Iron your inner fabric and make a sandwich on your cutting surface. Put the inner fabric down first, right side up. Then put the outer fabric next, right side down (the two right sides will be facing each other). The stabilizer will be on top of the sandwich now, fused to the back of the outer fabric.

P1020730

Measure 1/2″ out from all edges of the stabilizer and carefully cut through both layers of fabric along those edges. Trust me from experience, you will need that 1/2″ for seam allowance when you try to turn this right side out. Pin the seams as you cut to keep the fabric layers from shifting.

IMG_0466

Sew 1/4″ seams along all sides of the crown, leaving a 6″-8″ opening at the bottom of the crown for turning (I actually left a side opening on my first try—that did not work out so well).

IMG_0469

Snip off the tips of the crown’s points and any corners, being really careful not to cut into your stitches. Getting rid of the tips makes it much easier to get smooth points on your crown.

IMG_0473

Cut notches into all of the spaces between your crown’s points. I made about three different versions of this crown before figuring out that this step was necessary to get your crown to lay flat. When you turn it right side out, you need that fabric in between the crown’s points to have some give so it will lay smooth.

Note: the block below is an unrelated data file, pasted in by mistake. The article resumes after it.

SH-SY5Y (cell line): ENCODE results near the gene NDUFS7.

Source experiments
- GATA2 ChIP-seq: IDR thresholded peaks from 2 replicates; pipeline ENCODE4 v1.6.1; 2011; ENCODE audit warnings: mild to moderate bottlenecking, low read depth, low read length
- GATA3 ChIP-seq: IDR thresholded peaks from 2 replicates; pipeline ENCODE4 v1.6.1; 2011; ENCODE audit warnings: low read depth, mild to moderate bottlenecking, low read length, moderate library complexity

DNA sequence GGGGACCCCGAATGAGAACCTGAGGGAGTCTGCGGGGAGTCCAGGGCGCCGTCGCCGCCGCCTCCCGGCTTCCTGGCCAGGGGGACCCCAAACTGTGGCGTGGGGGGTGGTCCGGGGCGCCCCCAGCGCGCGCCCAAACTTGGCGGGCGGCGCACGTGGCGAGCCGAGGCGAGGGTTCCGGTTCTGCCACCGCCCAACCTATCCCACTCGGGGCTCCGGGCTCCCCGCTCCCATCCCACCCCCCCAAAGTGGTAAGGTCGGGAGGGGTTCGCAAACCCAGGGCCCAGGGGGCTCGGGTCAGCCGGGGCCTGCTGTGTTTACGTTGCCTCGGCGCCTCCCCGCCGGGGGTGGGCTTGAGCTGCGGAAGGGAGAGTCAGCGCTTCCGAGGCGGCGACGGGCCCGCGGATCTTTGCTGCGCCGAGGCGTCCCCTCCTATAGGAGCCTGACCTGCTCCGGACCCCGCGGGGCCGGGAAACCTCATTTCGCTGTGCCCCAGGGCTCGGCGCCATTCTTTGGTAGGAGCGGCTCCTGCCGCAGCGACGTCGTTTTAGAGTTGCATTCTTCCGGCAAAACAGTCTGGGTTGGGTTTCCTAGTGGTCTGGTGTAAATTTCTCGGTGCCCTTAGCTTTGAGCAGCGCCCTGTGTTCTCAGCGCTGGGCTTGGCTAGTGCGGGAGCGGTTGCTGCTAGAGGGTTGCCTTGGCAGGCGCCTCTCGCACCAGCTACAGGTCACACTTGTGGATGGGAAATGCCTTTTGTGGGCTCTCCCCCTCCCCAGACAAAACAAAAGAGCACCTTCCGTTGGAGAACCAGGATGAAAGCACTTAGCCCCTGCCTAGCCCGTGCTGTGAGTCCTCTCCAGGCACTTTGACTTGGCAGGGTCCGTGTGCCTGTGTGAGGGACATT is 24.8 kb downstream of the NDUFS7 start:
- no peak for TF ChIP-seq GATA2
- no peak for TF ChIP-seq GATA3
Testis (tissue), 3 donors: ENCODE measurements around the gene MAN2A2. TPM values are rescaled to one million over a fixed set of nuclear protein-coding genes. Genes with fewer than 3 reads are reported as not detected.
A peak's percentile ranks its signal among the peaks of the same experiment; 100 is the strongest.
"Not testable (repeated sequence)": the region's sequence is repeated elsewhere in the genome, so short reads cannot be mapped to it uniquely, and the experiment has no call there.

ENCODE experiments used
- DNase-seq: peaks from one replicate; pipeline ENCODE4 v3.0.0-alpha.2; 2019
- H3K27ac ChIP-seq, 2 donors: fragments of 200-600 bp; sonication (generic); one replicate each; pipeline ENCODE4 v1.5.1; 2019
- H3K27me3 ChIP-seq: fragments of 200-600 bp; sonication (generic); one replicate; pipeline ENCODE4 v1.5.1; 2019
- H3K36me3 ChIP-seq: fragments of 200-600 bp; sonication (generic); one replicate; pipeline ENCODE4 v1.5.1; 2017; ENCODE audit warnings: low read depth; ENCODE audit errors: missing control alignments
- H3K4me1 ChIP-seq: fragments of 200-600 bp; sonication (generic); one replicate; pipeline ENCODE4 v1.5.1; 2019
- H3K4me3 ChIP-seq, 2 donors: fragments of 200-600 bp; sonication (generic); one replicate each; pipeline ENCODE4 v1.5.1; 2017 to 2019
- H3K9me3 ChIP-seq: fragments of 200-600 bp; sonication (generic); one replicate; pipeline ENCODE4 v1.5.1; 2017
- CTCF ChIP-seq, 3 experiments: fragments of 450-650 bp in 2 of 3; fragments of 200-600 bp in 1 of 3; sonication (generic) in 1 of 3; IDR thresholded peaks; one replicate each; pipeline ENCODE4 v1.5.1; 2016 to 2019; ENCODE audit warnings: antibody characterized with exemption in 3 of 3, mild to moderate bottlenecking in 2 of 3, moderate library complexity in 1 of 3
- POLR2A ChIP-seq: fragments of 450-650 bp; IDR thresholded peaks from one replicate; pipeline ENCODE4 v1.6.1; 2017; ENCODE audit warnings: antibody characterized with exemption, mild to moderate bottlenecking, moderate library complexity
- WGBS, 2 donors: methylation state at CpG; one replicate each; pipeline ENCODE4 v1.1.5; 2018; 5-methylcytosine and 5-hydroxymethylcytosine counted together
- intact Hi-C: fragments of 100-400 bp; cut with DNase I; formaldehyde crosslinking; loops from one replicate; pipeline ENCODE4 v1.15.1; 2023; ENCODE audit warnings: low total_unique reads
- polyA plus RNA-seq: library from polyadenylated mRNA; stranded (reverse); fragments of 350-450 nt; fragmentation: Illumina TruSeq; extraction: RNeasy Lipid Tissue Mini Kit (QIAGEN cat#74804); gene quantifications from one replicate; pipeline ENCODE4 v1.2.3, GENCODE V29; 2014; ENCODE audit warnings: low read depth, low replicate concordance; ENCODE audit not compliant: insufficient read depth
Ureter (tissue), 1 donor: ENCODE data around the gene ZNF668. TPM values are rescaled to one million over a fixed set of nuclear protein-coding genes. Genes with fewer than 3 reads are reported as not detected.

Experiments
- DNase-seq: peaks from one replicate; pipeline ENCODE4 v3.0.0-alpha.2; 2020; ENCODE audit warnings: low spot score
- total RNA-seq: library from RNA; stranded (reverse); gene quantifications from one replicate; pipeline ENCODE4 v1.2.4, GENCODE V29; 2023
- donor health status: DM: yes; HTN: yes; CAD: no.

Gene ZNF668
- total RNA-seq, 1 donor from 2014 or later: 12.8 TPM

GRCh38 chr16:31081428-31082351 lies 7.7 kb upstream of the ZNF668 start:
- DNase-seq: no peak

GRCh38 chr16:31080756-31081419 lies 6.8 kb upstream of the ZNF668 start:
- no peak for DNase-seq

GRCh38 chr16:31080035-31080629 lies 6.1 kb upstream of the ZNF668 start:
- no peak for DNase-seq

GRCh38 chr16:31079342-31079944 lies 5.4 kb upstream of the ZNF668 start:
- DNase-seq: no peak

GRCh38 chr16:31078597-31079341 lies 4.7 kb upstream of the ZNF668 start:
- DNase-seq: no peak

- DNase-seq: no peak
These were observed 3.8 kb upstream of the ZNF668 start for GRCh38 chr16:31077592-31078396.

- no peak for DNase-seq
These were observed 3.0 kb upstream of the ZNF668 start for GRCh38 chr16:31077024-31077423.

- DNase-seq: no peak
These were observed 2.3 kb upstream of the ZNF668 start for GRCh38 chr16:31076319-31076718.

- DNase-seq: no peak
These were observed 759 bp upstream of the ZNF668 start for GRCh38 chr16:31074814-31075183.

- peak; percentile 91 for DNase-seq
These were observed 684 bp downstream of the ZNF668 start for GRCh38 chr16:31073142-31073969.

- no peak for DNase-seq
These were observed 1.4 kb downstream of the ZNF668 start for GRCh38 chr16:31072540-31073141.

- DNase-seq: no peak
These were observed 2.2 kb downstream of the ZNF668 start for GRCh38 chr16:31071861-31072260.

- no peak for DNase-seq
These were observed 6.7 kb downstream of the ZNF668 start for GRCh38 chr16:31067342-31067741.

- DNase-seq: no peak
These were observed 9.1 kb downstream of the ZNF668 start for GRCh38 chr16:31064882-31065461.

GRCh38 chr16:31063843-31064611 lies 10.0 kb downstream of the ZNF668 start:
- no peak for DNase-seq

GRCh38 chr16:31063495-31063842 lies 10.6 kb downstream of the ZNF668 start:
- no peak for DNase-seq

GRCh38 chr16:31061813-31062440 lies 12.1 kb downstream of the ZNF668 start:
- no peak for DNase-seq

IMG_0477

Turn your crown right side out, using a knitting needle or skinny paintbrush handle to push out all the points as far as you can get them (without poking holes straight through the fabric, which I have done on many occasions).

Press your crown.

IMG_0479

Fold the seams of your opened gap under and pin so they lay even and flat with the bottom of the crown. Top stitch over the whole crown with a 1/4″ seam.

IMG_0552

Cut two 2″-3″ pieces of Velcro from both the hook and loop sides. Pin the two hook pieces to the inner fabric of the crown on the right side. Fold the crown over and match the loop pieces of Velcro to the outer left side of the crown. Pin in place and sew all four pieces of Velcro down securely.

IMG_0554

Attach crown to the head of your favorite benevolent ruler.

UPDATE: There are lots of different tutorials out there for making fabric crowns. Here are some that are pretty fabulous.

Spoonflower Play Crown
Baby Toolkit DIY Play Crown
The Long Thread Dress Up Crown
Hungie Gungie Felt + Fabric Crown
We Wilsons Dress Up Crown Tutorial

Jackie Reeve

Jackie Reeve is a Senior Editor on the Content Team at GeekMom. She is a librarian, a writer, and a quilter. She's wife to an Englishman and mom to a little geek girl, and she blogs about life and crafts at The Orange Room. She is obsessed with cardigans and thinks Die Hard is the best Christmas movie there is.

3 Comments
rachelcericola (@rachelcericola)
rachelcericola (@rachelcericola)

July 27, 2013 8:11 pm Reply

This is SO awesome, Jackie! Oh… how I wish that I could sew. :)

    Jackie Reeve
    Jackie Reeve

    July 27, 2013 11:32 pm Reply

    Thanks, Rachel! It took a little trial and error to get it to work, but the baby loves it.

Kate Hannigan
Kate Hannigan

July 28, 2013 5:30 pm Reply

I want to wear this crown myself! Maybe I’ll make a Chicago version to wear around here. Wonderful post! Your directions were so clear.

Leave a Comment